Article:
One way to look at this teaching, then, is to see Jesus saying "You can start by forgiving other people as much as God has forgiven his people!" This would mean forgiveness not just up to 490 times, but forgiveness for generations and lifetimes.
Whatever way you look at it, it is clear that Jesus wants to emphasize the centrality of forgiveness in his way of living. He drives the point home with a story:
One servant owed a debt of money that he was struggling to pay. He begged for mercy, and had his whole debt pardoned. But when he found someone who owed him money, he refused to forgive the person and imprisoned that person. The original master who had forgiven his servant was furious when he heard about this, and revoked his forgiveness because his servant was not able to forgive someone else.
The teaching here is clear: a big part of receiving forgiveness from God means learning how to forgive other people. Some may see this as unfair; aren't there certain deeds that are unforgivable? Isn't it cruel to ask someone to forgive an actual abuser?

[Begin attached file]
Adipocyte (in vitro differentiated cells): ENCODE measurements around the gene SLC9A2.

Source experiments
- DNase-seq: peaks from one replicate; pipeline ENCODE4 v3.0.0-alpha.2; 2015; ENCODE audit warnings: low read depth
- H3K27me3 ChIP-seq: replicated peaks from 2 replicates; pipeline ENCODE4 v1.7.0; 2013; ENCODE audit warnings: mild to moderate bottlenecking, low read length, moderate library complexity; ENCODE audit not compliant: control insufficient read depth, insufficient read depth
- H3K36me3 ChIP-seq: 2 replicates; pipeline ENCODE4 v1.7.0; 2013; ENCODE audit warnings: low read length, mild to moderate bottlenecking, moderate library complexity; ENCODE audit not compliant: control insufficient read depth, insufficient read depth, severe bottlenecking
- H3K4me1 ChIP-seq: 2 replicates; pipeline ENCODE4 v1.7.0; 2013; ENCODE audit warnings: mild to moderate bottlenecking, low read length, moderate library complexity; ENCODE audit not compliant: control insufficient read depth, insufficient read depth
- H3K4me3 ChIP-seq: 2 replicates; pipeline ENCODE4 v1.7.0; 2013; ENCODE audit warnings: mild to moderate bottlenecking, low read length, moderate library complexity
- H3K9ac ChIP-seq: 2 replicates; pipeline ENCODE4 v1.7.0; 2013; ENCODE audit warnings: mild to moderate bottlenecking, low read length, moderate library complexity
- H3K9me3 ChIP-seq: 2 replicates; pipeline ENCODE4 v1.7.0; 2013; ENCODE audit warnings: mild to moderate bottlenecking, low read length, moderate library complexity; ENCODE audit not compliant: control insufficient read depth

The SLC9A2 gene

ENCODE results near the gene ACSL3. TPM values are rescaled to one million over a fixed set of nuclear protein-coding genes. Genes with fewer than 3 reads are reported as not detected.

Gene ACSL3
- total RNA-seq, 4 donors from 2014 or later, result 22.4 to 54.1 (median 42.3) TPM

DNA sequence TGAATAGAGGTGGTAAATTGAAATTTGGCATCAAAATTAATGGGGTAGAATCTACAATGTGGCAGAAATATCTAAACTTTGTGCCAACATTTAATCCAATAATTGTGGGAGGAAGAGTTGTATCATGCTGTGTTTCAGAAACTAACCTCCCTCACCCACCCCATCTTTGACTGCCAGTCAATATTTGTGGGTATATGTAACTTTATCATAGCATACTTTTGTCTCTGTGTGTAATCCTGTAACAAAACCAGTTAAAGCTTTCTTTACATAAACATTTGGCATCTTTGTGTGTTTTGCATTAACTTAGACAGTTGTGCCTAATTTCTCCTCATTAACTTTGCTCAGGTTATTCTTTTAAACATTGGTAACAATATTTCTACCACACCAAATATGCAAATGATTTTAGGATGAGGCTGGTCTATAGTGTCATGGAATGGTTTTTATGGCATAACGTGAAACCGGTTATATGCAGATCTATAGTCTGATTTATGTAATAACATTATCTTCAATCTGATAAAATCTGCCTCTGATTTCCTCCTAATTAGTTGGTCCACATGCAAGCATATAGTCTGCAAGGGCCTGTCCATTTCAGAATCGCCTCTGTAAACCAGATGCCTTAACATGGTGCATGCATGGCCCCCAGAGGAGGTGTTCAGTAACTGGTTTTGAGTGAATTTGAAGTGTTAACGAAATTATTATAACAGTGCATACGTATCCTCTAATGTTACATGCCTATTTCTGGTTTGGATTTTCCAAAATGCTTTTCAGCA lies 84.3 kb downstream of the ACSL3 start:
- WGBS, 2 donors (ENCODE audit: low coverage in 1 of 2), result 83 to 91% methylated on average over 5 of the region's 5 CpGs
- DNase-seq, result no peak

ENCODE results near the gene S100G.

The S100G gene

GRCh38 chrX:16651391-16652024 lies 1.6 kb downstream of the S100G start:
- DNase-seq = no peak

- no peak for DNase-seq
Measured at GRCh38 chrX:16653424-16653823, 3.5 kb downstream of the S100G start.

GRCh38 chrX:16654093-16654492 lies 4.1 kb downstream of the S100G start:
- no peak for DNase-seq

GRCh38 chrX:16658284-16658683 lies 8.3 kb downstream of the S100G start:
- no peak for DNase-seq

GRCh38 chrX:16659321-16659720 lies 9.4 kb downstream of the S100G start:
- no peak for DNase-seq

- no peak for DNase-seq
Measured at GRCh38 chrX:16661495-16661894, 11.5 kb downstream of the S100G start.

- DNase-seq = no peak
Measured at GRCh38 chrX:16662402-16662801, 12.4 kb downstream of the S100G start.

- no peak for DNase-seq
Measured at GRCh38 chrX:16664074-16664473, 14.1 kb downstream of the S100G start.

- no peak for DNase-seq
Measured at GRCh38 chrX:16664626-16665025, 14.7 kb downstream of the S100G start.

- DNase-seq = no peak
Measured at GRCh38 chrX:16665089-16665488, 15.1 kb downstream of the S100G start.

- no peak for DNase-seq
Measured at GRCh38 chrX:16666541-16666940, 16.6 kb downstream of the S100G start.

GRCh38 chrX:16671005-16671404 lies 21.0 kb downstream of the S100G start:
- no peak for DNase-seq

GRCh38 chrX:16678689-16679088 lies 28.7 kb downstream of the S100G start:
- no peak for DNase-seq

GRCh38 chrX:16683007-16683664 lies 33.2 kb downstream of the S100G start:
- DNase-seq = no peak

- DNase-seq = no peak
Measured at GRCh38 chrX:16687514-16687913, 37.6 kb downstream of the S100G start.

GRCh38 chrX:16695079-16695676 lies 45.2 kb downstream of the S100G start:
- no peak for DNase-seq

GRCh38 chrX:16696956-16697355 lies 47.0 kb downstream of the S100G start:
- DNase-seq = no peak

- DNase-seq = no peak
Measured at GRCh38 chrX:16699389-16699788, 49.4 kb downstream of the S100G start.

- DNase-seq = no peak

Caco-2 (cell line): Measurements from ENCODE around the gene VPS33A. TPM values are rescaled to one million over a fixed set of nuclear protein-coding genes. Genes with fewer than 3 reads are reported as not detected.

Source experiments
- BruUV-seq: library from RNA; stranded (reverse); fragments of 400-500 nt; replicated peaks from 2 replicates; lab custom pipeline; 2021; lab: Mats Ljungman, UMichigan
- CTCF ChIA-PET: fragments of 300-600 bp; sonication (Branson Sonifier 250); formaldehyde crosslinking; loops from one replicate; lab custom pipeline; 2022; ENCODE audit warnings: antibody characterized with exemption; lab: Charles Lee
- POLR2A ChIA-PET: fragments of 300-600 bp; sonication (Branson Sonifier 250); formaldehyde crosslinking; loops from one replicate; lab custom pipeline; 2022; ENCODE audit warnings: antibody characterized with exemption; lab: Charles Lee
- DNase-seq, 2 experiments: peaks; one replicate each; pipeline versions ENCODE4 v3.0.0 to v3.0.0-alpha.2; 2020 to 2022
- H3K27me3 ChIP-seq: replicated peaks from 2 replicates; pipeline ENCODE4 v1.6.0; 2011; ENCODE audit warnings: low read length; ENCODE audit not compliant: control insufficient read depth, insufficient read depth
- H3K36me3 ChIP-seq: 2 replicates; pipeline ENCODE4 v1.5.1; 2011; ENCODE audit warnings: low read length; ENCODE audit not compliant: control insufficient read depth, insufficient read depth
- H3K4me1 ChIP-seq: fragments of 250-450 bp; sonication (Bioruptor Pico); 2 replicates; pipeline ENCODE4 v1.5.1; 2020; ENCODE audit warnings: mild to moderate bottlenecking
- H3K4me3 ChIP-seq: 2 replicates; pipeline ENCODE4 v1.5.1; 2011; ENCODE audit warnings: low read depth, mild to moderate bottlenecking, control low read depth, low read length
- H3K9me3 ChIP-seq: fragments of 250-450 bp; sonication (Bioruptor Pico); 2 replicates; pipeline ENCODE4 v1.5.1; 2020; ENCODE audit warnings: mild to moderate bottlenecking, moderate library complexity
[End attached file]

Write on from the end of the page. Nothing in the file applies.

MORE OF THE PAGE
There is a definite difference between forgiveness and excuses. The old saying "forgive and forget" is also unhelpful. Someone can forgive a wrong without forgetting from it. Many times, we learn valuable lessons about who we can trust from the things we end up having to forgive. Forgiveness can co-exist with healthy boundaries, and is not necessarily synonymous with total reconciliation.
Still, God advises that in his Kingdom and his Church, forgiveness will demonstrate his power in the hearts of his new creation people. Paul says, "Get rid of all bitterness, rage, anger, harsh words, and slander, as well as all types of evil behavior. Instead, be kind to each other, tenderhearted, forgiving one another, just as God through Christ has forgiven you." (Ephesians 4:31-32 NLT)
Forgiveness is a radical choice that refuses to condone evil. Forgiveness says "what you did was wrong, and because it was wrong, I refuse to let it define my life. It will not be a part of me!" There are powerful stories from survivors of the Holocaust or the Rwandan genocide - who managed to forgive their attackers and tormentors in spite of the horrible atrocities they had suffered. These acts of dramatic and sometimes startling forgiveness reflect the source of all forgiveness: Jesus himself.